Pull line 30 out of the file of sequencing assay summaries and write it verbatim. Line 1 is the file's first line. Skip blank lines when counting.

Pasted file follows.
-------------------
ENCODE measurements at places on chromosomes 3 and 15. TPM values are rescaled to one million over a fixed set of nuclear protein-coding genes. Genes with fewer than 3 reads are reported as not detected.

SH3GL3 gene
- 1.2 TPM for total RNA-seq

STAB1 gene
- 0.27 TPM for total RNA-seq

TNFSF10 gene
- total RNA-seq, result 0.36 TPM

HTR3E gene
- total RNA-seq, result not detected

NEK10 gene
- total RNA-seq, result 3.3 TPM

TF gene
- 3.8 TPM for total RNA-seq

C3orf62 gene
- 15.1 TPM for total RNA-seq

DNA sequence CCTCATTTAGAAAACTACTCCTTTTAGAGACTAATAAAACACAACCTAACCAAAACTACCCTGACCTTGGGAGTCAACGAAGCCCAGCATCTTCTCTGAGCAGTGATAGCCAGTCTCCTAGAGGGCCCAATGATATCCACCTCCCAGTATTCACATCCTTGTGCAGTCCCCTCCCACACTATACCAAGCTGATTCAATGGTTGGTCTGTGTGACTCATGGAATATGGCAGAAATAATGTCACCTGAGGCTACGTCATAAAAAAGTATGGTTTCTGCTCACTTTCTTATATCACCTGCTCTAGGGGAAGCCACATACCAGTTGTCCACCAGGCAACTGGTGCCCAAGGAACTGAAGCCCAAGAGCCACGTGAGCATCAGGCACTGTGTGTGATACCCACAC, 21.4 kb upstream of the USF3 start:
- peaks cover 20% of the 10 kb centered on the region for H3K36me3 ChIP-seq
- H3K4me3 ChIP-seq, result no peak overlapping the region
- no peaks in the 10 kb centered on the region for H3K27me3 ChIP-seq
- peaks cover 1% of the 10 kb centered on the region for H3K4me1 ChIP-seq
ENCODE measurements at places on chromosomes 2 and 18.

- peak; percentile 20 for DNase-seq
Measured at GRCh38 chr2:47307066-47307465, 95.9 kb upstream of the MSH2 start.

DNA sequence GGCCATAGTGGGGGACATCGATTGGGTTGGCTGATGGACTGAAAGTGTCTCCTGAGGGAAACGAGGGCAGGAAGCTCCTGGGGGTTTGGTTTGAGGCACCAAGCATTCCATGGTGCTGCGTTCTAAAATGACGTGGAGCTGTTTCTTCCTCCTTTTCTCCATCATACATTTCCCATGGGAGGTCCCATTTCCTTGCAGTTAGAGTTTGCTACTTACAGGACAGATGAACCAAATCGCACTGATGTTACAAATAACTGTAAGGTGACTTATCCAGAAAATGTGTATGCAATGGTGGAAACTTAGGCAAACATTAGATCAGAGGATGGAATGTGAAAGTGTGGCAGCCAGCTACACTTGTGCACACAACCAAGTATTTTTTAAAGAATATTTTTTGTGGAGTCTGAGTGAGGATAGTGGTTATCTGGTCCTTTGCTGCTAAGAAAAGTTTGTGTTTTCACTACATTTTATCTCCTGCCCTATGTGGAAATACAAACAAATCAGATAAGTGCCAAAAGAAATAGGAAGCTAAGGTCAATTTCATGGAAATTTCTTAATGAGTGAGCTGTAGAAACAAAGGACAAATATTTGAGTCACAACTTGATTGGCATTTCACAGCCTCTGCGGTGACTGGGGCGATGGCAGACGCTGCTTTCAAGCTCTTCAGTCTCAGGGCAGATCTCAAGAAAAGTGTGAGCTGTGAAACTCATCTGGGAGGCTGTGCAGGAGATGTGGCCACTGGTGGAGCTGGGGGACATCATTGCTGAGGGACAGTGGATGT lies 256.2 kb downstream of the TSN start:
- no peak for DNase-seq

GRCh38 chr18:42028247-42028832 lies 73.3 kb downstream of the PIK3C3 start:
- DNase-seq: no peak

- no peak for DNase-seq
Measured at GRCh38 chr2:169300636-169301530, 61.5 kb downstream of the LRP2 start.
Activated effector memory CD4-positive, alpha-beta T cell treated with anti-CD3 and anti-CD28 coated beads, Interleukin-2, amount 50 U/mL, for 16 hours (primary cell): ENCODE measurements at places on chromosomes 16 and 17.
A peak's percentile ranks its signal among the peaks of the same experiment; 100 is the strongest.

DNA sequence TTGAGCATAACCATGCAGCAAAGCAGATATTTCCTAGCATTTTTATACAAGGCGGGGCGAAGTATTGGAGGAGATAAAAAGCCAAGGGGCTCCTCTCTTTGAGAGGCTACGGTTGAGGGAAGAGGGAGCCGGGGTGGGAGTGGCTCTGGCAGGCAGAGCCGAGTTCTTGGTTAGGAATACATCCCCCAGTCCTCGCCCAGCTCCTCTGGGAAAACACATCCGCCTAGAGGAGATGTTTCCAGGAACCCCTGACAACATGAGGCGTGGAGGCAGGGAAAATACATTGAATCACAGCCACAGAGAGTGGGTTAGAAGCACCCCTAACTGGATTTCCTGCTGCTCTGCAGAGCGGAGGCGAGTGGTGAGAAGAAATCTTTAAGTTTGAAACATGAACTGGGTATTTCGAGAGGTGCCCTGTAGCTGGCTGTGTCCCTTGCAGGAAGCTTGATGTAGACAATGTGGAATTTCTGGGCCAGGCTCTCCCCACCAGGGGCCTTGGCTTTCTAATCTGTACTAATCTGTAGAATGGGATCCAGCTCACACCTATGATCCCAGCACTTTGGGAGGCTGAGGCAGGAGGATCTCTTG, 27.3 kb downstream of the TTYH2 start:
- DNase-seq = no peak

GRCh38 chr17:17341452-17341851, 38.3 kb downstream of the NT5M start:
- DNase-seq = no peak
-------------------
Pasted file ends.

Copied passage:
Activated effector memory CD4-positive, alpha-beta T cell treated with anti-CD3 and anti-CD28 coated beads, Interleukin-2, amount 50 U/mL, for 16 hours (primary cell): ENCODE measurements at places on chromosomes 16 and 17.